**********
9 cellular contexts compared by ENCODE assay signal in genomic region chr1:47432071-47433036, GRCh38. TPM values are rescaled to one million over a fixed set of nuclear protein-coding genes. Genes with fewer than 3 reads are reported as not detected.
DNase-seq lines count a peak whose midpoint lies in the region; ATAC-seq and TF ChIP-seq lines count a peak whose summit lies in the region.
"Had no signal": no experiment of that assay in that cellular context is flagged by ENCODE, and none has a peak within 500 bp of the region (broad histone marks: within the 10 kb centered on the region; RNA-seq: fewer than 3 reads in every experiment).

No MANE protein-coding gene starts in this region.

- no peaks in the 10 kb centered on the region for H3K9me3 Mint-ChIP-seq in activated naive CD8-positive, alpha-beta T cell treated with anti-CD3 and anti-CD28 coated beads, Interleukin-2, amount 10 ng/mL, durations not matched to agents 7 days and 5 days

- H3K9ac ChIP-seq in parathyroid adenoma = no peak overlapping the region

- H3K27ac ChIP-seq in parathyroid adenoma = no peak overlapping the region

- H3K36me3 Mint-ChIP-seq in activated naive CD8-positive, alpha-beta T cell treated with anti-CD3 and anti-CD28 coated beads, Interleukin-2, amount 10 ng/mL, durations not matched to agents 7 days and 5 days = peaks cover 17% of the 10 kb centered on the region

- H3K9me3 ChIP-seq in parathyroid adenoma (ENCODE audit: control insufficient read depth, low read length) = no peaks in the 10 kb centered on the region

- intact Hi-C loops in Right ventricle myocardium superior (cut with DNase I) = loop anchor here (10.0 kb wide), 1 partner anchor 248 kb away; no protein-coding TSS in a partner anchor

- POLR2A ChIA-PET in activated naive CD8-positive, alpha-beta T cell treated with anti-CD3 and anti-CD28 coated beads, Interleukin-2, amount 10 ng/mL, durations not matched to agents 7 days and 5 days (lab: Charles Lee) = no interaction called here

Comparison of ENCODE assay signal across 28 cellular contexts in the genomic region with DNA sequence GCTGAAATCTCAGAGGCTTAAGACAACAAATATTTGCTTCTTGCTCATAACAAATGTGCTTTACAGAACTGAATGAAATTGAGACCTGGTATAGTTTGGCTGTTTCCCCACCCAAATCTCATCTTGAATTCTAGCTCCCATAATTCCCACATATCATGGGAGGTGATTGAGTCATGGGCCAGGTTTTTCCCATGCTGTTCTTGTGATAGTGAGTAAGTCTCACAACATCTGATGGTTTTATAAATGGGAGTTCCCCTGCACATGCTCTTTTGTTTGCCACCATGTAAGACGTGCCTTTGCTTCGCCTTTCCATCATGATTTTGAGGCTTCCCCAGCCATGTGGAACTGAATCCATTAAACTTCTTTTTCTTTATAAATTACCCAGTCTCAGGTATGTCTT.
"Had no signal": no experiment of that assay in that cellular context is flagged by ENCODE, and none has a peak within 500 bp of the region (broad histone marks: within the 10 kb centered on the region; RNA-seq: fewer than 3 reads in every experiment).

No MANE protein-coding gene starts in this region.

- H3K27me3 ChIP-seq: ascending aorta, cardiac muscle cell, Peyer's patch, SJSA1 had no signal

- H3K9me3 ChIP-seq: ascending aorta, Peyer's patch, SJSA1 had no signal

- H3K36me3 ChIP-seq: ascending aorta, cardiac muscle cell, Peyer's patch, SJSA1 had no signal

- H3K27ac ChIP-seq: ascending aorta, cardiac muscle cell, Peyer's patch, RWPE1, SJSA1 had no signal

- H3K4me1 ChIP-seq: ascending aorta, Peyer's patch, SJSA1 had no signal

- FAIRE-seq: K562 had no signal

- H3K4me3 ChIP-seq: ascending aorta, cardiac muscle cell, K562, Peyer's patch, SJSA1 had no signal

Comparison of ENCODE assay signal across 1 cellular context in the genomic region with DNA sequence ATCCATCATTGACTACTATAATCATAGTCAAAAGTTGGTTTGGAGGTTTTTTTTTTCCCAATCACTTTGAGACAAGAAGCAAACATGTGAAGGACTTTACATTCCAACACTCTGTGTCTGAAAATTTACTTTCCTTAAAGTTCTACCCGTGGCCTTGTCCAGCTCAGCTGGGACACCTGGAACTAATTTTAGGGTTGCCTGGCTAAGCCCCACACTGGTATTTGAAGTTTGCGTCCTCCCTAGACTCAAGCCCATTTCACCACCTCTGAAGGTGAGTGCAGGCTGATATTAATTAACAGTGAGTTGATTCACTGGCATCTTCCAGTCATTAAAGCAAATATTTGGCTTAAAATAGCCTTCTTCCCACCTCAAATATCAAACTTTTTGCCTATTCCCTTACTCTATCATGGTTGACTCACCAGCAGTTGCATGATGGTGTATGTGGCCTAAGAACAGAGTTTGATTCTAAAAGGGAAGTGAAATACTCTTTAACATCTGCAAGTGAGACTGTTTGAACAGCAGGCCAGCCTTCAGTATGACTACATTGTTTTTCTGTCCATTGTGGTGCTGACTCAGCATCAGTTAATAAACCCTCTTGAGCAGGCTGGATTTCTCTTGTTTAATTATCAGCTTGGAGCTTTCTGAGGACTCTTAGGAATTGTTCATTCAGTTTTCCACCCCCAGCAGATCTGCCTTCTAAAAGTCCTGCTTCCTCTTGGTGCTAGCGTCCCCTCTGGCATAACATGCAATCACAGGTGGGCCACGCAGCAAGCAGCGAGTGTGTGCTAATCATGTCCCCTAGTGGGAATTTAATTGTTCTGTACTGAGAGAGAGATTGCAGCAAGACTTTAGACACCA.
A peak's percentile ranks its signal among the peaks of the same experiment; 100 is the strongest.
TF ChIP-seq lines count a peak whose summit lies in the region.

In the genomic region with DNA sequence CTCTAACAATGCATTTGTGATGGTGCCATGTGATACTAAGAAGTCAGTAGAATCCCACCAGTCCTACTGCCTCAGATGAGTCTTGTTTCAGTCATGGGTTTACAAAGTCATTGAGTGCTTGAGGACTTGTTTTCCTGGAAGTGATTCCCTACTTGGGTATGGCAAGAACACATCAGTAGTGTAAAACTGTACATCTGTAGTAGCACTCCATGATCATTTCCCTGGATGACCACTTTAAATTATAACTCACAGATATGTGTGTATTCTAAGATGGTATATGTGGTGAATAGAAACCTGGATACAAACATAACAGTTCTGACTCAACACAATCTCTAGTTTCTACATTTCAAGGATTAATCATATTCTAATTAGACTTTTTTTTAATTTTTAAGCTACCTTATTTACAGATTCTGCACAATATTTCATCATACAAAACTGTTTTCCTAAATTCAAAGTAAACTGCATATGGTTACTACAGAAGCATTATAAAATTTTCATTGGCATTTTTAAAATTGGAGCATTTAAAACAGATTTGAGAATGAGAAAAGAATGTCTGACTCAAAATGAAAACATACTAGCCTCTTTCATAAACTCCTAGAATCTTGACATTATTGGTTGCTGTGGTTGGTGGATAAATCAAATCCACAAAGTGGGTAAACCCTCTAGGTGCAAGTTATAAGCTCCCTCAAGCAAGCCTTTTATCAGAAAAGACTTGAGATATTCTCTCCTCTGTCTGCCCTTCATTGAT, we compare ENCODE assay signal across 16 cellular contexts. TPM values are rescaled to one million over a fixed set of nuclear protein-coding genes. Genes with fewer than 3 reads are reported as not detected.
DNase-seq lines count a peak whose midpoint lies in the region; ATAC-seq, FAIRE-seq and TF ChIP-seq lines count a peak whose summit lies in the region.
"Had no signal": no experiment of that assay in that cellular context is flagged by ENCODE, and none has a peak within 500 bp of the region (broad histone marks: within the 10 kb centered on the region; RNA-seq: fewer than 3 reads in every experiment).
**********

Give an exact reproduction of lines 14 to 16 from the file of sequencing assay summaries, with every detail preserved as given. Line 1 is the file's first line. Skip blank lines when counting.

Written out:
No MANE protein-coding gene starts in this region.

- H3K27me3 ChIP-seq: ascending aorta, cardiac muscle cell, Peyer's patch, SJSA1 had no signal

- H3K9me3 ChIP-seq: ascending aorta, Peyer's patch, SJSA1 had no signal